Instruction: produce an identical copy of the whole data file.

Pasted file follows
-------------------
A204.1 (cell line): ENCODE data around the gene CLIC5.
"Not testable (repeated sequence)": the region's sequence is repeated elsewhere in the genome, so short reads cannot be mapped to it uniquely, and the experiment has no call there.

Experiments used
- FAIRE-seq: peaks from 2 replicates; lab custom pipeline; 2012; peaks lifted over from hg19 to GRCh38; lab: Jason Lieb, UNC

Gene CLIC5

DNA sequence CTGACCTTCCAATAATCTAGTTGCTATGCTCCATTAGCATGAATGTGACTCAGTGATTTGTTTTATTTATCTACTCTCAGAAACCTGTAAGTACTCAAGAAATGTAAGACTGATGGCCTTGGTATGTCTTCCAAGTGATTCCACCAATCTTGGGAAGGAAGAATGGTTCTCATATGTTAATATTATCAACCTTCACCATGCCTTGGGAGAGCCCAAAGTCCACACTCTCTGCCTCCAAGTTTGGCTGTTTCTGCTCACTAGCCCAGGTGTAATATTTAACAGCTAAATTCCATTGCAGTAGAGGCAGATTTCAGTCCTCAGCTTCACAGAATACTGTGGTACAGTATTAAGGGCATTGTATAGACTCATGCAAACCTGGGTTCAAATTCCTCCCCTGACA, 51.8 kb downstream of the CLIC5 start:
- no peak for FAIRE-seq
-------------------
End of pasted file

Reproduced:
A204.1 (cell line): ENCODE data around the gene CLIC5.
"Not testable (repeated sequence)": the region's sequence is repeated elsewhere in the genome, so short reads cannot be mapped to it uniquely, and the experiment has no call there.

Experiments used
- FAIRE-seq: peaks from 2 replicates; lab custom pipeline; 2012; peaks lifted over from hg19 to GRCh38; lab: Jason Lieb, UNC

Gene CLIC5

DNA sequence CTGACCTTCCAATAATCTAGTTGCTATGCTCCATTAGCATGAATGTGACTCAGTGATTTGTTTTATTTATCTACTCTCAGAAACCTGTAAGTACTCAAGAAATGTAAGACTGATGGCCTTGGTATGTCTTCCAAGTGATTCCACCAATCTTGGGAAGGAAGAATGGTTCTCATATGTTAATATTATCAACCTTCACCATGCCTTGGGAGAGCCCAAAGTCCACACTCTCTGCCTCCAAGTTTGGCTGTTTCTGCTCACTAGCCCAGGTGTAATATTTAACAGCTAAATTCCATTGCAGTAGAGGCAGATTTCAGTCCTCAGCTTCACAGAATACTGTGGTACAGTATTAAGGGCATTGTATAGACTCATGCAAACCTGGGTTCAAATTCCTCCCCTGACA, 51.8 kb downstream of the CLIC5 start:
- no peak for FAIRE-seq